Edited by Jacob Lund and Mikkel Bolt Rasmussen, issue no. 49-50 of the Nordic Journal of Aesthetics is dedicated to “Art, Remembrance and History.” In addition to articles by the editors, Gene Ray, Gavin Grindon, Ernst van Alphen, Terry Smith and Peter Osborne, it also contains my essay “Apocalypse (Not) Now,” which examines artistic and activist responses to Hiroshima, Chernobyl, Fukushima, and the daily (un)reality of the post-war nuclear regime.
I will continue to work on the subject matter in lectures and a final(ish) article or book chapter. Unfortunately, a few typos and other glitches made it into this text -including, most embracing, the year 1946 for the Hiroshima and Nagasaki bombings. That year was supposed to go with Wolfgang Paalen’s play The Beam of the Balance, which responds to that event. While I’m a Gutenbergian, one vexing aspect of print is that these things stare everyone in the face and continue to be overlooked till it’s too let and the text is set in ink on paper.
Image: papillon advertising a 1958 tract against nuclear power written by André Breton and signed by a number of Surrealists and hangers-on.
The November/December 2015 issue (no. 96) of New Left Review contains my essay “Personafication.” Typo-prone though I am, the title is a deliberate attempt at a pun. The text investigates the crafting and deployment of a public persona as an aesthetic or political strategy. In addition to individual personae as as an externalized or objectified self, the text also discusses the persona ficta or juridical person, and artistic and activist versions of the persona dicta (which can at times take the form of doubly fictitious personae). Along the way, cases and practices are discussed that range from Fluxus artists to the Belgian Surrealist Marcel Mariën, Beuys and Schlingensief, the Invisible Committee and the Otolith Group—and, for good measure, Michael Serres’ revival of Auguste Comte’s notion of the Great Fetish, and Bruno Latour’s use of the conceptual persona of Gaia.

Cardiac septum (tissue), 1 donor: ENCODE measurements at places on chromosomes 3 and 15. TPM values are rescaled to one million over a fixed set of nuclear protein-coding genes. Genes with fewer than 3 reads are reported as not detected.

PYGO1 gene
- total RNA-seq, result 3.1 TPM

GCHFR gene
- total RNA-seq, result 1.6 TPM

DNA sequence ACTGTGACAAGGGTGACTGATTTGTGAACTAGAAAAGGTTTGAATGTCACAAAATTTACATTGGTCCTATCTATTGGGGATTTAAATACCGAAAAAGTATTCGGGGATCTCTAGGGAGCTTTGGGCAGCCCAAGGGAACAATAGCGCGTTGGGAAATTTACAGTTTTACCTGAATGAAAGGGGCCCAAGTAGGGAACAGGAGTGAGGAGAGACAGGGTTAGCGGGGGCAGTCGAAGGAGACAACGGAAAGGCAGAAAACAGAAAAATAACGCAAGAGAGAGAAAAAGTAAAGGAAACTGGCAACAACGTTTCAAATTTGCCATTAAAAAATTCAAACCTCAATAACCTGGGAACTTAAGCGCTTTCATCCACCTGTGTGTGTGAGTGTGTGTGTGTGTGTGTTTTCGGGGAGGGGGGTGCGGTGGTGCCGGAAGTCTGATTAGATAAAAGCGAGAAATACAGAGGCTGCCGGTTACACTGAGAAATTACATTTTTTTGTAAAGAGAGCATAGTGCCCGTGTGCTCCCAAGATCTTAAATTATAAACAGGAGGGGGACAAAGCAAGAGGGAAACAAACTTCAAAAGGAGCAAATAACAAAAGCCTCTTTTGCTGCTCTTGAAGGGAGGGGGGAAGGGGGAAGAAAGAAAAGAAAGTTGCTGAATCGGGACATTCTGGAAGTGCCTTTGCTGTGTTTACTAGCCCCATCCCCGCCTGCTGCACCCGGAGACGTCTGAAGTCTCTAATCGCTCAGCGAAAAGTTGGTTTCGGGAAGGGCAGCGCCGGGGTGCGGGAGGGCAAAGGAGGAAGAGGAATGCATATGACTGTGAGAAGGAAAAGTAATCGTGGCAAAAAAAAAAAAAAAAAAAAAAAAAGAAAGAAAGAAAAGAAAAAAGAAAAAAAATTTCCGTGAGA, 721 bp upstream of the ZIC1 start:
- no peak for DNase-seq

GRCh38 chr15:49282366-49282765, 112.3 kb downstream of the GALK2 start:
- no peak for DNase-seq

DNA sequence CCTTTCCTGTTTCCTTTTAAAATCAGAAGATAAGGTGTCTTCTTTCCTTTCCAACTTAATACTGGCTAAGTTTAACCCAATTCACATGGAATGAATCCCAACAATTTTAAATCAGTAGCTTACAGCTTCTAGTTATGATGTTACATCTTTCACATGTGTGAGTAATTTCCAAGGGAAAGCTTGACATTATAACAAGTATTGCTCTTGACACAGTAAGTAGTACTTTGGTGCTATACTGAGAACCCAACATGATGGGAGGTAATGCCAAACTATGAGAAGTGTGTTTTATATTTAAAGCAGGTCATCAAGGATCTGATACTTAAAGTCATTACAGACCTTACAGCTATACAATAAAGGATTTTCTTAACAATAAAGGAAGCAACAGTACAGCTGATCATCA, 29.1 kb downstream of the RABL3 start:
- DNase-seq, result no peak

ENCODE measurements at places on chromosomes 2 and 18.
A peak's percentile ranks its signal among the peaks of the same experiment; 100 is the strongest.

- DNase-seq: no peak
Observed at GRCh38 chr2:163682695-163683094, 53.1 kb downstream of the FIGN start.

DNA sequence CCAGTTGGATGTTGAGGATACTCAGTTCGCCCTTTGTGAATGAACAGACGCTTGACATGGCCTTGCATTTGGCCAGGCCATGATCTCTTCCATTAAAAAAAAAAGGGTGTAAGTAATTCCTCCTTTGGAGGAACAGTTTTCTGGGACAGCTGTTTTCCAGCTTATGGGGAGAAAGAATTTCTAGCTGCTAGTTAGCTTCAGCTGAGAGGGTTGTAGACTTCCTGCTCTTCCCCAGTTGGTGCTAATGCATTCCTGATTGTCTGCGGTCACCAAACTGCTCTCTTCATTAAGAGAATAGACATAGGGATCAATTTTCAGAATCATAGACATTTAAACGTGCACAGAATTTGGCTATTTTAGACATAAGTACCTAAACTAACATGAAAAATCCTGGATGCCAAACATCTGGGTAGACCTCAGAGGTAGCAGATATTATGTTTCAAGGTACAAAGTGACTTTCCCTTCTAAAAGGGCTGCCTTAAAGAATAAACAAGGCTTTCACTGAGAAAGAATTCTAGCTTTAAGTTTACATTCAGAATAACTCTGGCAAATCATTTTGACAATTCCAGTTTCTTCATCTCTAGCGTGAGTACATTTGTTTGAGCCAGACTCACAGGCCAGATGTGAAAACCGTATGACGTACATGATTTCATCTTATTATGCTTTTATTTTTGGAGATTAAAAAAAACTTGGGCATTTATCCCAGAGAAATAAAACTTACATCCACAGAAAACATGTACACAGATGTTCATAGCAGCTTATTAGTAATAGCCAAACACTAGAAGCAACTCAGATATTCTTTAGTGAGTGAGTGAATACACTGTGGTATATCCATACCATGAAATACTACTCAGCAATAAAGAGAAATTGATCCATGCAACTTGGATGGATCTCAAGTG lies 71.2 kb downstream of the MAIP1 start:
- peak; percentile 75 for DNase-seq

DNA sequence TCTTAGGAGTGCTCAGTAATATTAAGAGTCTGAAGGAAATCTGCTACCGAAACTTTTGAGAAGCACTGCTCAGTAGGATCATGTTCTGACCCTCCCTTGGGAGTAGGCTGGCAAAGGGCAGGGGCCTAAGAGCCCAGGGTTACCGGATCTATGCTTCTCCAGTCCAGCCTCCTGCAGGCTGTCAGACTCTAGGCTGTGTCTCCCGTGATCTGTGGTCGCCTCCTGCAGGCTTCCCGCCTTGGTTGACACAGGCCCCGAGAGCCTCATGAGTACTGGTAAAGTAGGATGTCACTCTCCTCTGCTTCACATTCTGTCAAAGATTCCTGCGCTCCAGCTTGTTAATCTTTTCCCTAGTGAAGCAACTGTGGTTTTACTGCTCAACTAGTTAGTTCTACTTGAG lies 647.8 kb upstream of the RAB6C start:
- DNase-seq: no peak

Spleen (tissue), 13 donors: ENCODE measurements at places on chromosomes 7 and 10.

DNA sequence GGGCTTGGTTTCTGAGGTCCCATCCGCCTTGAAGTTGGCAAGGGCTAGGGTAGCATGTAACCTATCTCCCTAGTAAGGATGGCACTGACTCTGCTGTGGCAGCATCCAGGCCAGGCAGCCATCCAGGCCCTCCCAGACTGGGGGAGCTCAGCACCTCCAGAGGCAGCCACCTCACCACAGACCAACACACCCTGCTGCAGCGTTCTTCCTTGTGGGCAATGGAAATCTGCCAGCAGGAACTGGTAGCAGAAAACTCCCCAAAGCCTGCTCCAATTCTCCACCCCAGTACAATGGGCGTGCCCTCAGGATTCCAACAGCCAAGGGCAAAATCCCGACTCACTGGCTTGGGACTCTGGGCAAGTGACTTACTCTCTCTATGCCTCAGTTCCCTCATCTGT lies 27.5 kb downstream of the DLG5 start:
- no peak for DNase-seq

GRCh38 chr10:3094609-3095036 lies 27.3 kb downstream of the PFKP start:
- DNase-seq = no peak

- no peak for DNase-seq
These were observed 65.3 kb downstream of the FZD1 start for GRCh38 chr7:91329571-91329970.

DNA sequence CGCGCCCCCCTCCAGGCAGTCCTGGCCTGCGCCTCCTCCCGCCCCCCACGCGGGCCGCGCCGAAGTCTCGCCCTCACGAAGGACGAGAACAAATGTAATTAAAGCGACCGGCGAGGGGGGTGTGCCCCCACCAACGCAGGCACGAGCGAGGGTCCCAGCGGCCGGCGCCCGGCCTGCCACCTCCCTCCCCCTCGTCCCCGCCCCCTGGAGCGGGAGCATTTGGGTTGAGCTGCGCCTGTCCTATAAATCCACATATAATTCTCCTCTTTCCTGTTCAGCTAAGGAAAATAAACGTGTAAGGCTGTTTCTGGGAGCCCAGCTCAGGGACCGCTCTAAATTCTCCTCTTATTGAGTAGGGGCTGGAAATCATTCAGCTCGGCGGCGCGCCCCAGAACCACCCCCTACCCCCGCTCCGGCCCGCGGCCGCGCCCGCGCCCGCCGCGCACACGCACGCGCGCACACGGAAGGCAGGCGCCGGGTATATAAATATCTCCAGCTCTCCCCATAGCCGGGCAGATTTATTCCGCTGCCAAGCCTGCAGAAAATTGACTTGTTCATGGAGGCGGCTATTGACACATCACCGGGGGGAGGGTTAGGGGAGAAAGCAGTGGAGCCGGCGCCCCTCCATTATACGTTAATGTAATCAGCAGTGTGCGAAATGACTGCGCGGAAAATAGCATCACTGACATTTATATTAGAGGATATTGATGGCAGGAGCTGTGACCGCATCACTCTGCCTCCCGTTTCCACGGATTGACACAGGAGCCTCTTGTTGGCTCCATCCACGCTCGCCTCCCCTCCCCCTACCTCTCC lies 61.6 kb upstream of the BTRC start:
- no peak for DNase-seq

The text was triggered in part by my discussions with a student, Jesse van Winden, who wrote and excellent thesis on the artist’s persona and who recently co-edited an issue of the journal Kunstlicht (which is affiliated with the art & culture department of the Vrije Universiteit, where I teach) on the topic. In this issue, I discuss the V-Girls and introduce a section from one of their performance scripts, Academia in the Alps: In Search of the Swiss Mis(s).
Image: propaganda for Christoph Schlingensief’s political party, Chance 2000 (1998).
Issue no. 100 of Texte zur Kunst, which is also the magazine’s 25th anniversary issue, is dedicated to “The Canon.” In my contribution, titled “Falling Apart, Together,” I reflect on canons and counter-canons, on institutionalization and fragmentation, on consensus, filter bubbles and the proliferation of Other Criteria.
It’s that man again: the illustration shows the first and the latest issue of Texte zur Kunst, from 1990 and 2015, respectively.